Mahalo, Cloudia, for reminding us of Hawaii's takeover. To truly respect the Islands and the beautiful spirit of their people, Mainlanders should watch the PBS documentary of "Hawaii's Last Queen." The last Queen chose not to fight a literal battle with the U.S. military and Congress, in order to save the blood of her people. (Our "hidden history.) I feel grateful to be permitted to visit after the Hawaiian's had the Islands stolen out from under them!

Your hometown tour makes me feel like I'm hangin' out as if YOU are my high school buddy...you could give personal tours like Al.

I love your "Cathedral" description -- yes the mountain landscape is like looking up into a cathedral...you capture the amazing essence and experience of Hawai'i...you've warmed up the winter...mahalo...your word tunes seem like a Hawaiian Maya Angelou...more books, a soulful walking guide...tape recordings?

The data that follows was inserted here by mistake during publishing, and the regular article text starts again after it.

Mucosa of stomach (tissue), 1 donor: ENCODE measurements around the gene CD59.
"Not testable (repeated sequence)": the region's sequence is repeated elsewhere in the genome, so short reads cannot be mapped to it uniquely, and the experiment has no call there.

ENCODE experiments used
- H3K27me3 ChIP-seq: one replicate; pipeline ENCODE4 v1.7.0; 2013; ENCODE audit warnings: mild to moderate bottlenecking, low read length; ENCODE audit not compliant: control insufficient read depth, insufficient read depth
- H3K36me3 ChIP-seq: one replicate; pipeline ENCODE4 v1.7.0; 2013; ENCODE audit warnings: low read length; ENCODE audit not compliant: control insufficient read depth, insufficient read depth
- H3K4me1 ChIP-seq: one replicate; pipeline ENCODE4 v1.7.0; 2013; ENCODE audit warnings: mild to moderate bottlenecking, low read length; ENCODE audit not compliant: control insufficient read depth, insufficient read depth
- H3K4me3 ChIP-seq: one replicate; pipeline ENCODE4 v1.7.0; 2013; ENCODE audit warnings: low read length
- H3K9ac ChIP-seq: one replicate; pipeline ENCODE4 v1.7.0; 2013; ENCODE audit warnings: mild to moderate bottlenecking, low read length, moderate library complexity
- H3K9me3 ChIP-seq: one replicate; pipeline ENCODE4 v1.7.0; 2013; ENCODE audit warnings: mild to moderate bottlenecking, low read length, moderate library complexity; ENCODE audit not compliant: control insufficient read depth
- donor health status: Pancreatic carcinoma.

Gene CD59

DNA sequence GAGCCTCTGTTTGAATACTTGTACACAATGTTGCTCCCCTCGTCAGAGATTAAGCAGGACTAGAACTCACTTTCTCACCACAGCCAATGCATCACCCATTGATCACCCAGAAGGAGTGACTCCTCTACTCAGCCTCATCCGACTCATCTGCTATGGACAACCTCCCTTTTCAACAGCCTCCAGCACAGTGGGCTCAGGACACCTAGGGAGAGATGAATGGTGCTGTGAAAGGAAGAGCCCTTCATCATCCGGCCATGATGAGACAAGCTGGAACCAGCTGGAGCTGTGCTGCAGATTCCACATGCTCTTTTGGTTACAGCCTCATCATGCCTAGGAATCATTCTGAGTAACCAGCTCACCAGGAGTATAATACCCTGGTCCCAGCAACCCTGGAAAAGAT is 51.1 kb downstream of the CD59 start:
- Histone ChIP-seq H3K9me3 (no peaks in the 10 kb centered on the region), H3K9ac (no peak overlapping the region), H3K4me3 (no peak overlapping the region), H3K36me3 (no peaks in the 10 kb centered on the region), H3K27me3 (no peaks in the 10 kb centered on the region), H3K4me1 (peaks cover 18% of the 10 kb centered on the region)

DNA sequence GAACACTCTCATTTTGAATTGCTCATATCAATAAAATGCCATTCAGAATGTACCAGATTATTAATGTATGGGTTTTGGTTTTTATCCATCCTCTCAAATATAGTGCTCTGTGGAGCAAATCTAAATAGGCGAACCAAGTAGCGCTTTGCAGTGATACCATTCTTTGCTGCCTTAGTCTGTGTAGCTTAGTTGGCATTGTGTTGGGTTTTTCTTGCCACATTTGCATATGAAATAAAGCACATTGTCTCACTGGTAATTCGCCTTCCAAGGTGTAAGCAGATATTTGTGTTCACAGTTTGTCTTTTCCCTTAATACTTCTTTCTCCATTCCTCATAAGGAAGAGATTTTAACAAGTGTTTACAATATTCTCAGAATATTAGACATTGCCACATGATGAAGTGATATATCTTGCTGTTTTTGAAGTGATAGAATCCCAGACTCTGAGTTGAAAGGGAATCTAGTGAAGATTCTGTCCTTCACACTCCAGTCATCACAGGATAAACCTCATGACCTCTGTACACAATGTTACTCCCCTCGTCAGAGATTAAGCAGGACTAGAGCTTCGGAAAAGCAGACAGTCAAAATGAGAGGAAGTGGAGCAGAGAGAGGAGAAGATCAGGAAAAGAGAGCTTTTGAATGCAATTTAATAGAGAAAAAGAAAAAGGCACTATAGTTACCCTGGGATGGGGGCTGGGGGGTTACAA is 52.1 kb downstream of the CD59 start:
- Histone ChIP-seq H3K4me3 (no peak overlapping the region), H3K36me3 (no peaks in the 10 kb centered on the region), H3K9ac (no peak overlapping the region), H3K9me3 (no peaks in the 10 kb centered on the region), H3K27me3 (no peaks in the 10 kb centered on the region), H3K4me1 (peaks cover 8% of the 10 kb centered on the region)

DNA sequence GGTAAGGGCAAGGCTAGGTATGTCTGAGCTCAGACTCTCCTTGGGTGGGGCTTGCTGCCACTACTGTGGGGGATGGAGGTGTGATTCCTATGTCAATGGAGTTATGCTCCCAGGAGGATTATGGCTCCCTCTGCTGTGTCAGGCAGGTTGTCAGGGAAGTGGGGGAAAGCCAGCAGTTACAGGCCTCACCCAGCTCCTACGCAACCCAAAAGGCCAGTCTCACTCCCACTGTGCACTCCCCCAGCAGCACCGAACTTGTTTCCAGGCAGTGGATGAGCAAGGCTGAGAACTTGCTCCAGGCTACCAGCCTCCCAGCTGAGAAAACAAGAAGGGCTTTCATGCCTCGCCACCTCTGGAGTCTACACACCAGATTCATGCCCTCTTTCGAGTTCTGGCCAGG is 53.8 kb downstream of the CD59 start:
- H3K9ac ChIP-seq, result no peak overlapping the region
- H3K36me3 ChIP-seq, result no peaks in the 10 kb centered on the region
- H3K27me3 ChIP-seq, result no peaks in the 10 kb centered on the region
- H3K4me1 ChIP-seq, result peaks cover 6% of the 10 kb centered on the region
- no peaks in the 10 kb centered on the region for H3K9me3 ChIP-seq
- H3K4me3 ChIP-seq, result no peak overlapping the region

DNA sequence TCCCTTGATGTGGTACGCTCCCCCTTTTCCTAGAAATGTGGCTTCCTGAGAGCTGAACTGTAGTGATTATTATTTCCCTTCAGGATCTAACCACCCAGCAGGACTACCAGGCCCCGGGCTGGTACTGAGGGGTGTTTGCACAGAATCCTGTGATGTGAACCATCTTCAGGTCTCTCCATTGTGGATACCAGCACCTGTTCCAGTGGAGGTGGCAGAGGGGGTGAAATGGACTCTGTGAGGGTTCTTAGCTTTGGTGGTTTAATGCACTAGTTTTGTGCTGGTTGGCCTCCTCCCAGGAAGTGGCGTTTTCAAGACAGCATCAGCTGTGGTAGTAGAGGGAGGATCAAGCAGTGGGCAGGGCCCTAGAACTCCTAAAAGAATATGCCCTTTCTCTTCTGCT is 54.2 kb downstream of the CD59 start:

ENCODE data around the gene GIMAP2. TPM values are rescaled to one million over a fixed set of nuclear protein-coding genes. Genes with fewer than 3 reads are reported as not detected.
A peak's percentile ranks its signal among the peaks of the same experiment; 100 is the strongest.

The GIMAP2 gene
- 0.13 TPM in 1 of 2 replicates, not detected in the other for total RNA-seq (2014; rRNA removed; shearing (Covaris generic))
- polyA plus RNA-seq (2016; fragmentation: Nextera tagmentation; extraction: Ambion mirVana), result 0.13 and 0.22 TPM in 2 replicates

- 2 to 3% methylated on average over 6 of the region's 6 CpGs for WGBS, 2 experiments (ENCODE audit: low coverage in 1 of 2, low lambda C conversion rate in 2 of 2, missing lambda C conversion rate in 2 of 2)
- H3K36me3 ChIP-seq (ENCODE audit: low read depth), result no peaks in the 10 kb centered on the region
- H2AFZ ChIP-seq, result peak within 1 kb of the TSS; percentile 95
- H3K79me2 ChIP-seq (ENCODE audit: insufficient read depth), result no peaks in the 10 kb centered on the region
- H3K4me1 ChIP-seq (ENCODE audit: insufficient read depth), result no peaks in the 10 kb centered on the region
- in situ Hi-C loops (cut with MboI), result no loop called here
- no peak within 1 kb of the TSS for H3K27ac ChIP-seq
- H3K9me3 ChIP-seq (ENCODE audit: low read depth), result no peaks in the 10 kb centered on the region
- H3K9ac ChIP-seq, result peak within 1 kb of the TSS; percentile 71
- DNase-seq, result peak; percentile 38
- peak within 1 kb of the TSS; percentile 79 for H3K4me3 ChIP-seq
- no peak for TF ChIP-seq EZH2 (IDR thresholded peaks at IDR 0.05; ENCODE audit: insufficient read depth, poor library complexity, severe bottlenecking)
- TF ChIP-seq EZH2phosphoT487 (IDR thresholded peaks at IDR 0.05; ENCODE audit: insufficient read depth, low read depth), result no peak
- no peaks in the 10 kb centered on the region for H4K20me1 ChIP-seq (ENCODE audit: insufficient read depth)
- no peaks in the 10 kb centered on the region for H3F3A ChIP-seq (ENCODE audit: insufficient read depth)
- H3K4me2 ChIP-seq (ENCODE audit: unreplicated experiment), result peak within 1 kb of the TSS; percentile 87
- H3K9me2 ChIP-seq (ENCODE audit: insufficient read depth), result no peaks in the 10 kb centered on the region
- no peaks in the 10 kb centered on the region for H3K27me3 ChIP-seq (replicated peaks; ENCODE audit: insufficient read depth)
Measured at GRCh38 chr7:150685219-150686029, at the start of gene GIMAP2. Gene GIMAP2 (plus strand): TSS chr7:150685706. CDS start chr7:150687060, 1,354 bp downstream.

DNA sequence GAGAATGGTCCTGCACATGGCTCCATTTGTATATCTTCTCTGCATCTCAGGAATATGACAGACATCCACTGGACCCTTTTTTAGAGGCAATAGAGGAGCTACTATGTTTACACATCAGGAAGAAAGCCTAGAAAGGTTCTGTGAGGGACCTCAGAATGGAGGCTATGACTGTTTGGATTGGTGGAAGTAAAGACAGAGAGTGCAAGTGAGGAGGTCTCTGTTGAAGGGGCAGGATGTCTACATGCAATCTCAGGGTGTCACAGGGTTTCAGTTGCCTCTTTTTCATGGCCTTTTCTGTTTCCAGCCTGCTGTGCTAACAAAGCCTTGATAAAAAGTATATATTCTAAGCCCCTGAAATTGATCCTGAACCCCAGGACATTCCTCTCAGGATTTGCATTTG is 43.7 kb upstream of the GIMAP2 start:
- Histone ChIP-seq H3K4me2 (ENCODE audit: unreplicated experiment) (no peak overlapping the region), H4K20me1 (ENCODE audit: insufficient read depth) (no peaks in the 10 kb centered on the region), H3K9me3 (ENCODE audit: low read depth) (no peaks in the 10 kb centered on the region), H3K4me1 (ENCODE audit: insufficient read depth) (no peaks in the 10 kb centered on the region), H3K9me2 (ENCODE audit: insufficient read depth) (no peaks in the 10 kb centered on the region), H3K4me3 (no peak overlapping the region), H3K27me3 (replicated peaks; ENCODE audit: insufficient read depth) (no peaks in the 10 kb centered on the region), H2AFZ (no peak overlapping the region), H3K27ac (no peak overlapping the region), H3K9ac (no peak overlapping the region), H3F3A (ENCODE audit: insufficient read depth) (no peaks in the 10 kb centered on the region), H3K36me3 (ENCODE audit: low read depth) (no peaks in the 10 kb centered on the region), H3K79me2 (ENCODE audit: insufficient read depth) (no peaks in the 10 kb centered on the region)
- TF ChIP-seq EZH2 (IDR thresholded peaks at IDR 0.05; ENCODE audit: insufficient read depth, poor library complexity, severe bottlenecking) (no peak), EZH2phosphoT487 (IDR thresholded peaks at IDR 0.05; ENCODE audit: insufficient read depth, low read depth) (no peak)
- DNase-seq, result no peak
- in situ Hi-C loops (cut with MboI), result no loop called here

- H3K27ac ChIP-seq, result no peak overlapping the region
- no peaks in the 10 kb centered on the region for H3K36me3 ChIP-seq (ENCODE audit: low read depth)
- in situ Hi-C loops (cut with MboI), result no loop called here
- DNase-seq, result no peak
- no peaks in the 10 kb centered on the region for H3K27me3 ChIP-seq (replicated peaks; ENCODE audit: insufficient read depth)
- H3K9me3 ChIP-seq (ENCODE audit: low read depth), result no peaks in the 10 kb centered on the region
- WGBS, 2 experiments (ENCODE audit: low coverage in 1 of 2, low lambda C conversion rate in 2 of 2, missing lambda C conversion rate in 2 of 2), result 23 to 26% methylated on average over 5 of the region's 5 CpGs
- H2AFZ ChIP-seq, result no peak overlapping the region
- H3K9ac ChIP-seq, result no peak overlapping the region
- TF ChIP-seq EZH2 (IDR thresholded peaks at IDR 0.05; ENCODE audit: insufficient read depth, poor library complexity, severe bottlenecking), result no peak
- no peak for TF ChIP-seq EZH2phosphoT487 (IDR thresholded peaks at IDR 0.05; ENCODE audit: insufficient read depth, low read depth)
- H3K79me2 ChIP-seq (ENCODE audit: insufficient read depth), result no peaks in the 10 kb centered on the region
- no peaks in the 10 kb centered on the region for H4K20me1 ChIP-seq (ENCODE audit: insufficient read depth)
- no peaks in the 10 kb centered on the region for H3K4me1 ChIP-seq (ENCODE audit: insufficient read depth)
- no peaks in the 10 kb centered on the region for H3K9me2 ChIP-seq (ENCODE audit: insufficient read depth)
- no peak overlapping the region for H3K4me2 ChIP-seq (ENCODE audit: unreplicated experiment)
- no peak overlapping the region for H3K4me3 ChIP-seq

DrumMajor

Dave King said...

Your quotes are always so on the ball and thought-provoking!

Akelamalu said...

Sometimes we have to make a stand and stand tall to make the point. Well done to you. x

Anonymous said...

You just educated me, Cloudia. It hit me all at once s that the last states to become part of the got short shrift in school--always at the end of the year the social studies teachers could barely get us kids out of WWII. Now I see what I didn't learn.

Colonialism wearing the clothes of democracy often makes a bride of its prisoner. Sad thing. Worse yet is when the colonial power tries to tell his bride he did her a huge favor.

Thanks for this post about being the daughter of a complicated marriage.

magiceye said...

sad but a fact one wishes to change? tough decision as you point out!

namaste and aloha

Carver said...

Great post Cloudia. Beautiful photographs, quotes and thoughts.

Deborah Godin said...

This reminds me of some lyrics from a Buffy Sainte-Marie protest song I first heard back in the